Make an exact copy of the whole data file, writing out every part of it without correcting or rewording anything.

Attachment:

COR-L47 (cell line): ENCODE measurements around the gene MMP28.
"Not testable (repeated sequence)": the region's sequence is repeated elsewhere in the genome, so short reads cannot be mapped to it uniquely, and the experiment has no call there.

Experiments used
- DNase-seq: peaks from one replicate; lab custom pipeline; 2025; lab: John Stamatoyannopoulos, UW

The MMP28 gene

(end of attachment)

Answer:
COR-L47 (cell line): ENCODE measurements around the gene MMP28.
"Not testable (repeated sequence)": the region's sequence is repeated elsewhere in the genome, so short reads cannot be mapped to it uniquely, and the experiment has no call there.

Experiments used
- DNase-seq: peaks from one replicate; lab custom pipeline; 2025; lab: John Stamatoyannopoulos, UW

The MMP28 gene